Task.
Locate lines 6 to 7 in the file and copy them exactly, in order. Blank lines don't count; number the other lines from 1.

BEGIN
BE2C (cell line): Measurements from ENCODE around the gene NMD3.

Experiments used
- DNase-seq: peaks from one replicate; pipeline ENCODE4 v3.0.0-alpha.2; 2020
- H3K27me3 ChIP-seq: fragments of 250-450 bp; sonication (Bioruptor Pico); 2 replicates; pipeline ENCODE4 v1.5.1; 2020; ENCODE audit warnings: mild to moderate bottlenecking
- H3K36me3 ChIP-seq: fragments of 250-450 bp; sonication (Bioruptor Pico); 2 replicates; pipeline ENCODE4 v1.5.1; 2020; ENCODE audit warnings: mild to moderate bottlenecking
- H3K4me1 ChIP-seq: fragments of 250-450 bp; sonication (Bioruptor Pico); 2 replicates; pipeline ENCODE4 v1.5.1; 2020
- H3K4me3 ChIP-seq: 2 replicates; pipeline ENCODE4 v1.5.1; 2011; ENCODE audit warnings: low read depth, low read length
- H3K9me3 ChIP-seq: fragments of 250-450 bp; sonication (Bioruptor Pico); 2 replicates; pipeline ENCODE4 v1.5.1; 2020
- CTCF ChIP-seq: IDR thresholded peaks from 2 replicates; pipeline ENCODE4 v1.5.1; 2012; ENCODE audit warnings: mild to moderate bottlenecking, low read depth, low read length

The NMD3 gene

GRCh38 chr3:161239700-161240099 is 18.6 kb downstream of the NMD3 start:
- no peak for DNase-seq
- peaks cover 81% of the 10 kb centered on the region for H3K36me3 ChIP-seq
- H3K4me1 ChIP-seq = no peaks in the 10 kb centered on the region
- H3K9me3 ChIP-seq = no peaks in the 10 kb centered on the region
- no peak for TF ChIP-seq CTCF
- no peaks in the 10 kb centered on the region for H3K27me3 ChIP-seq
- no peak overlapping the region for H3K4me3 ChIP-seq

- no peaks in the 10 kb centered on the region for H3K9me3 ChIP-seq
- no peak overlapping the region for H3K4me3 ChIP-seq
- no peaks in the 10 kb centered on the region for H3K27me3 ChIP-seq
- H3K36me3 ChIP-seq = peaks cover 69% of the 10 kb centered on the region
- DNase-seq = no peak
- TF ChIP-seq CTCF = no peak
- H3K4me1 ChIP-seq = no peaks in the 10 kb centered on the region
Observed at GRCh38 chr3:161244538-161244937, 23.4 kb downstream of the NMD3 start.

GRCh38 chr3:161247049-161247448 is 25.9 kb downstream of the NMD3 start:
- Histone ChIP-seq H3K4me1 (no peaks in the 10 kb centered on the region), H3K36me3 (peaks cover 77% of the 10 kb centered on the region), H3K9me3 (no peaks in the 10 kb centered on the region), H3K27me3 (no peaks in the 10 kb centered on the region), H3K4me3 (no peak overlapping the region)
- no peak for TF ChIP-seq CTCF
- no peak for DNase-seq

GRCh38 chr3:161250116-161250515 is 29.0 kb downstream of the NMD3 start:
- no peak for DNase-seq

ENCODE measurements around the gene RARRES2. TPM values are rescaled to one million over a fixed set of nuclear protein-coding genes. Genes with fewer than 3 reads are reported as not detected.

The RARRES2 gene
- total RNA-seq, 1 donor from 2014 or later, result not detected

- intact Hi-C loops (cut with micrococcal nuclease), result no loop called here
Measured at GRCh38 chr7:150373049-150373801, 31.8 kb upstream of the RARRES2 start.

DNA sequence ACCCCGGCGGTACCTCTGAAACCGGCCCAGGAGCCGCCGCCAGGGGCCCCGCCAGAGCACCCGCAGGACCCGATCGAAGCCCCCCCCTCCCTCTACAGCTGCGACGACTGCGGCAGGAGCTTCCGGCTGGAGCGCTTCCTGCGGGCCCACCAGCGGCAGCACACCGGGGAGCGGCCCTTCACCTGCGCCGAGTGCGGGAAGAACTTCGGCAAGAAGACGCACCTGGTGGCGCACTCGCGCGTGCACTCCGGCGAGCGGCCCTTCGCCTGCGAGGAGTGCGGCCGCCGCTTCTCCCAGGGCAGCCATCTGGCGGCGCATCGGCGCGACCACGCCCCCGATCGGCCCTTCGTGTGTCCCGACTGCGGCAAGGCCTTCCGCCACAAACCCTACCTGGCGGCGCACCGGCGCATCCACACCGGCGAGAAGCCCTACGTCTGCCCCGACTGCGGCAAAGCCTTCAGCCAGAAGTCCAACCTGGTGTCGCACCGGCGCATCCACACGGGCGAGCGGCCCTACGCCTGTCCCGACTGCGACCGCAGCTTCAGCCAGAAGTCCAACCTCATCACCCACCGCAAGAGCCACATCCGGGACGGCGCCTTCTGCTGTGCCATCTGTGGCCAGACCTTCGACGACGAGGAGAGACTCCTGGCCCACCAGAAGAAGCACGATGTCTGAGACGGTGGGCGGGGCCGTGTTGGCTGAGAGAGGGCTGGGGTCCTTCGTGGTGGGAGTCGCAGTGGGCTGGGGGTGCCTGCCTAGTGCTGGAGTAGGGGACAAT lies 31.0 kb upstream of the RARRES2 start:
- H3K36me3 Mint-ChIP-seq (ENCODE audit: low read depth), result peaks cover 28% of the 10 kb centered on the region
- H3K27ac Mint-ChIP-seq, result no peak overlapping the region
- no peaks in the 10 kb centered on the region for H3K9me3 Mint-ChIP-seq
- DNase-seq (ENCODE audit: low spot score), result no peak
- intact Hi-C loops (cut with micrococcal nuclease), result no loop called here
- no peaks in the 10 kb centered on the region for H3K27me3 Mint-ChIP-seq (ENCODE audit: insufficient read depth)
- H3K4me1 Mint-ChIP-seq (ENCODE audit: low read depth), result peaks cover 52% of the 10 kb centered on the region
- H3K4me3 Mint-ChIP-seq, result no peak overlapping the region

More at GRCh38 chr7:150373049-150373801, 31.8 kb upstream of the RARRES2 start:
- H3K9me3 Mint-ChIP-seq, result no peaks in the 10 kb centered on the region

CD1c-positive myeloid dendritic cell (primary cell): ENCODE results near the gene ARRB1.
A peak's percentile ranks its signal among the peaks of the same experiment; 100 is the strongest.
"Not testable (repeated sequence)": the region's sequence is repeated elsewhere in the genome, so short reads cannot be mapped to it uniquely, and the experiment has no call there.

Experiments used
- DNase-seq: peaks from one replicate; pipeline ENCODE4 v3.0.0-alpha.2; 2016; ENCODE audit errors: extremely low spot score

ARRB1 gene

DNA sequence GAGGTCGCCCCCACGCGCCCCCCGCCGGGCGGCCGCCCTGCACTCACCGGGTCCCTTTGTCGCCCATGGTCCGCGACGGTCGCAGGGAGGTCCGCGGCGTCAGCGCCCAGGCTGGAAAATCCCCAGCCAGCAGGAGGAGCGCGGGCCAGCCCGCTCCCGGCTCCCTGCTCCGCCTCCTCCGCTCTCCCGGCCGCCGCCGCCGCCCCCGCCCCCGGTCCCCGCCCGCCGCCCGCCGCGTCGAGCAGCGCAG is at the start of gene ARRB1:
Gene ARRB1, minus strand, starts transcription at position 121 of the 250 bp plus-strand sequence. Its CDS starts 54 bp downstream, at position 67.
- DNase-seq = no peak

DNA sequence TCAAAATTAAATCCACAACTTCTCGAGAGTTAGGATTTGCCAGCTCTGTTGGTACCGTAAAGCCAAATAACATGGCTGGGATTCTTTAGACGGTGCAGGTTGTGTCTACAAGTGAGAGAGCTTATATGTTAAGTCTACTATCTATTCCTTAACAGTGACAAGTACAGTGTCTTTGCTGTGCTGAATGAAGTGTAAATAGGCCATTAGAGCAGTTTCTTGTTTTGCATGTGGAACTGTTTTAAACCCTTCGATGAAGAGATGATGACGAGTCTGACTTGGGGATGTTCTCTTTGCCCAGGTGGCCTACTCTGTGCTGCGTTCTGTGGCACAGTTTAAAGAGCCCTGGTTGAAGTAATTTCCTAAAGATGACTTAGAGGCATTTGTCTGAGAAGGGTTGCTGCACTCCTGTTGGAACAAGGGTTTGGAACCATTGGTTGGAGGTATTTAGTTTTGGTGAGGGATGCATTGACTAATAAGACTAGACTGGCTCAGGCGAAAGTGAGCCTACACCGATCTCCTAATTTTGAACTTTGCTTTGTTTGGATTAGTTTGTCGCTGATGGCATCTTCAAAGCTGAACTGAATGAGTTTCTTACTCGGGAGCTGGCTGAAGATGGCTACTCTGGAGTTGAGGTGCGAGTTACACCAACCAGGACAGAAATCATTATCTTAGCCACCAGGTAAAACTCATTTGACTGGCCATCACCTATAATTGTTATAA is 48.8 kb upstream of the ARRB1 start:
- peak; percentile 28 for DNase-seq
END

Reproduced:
- H3K4me1 ChIP-seq: fragments of 250-450 bp; sonication (Bioruptor Pico); 2 replicates; pipeline ENCODE4 v1.5.1; 2020
- H3K4me3 ChIP-seq: 2 replicates; pipeline ENCODE4 v1.5.1; 2011; ENCODE audit warnings: low read depth, low read length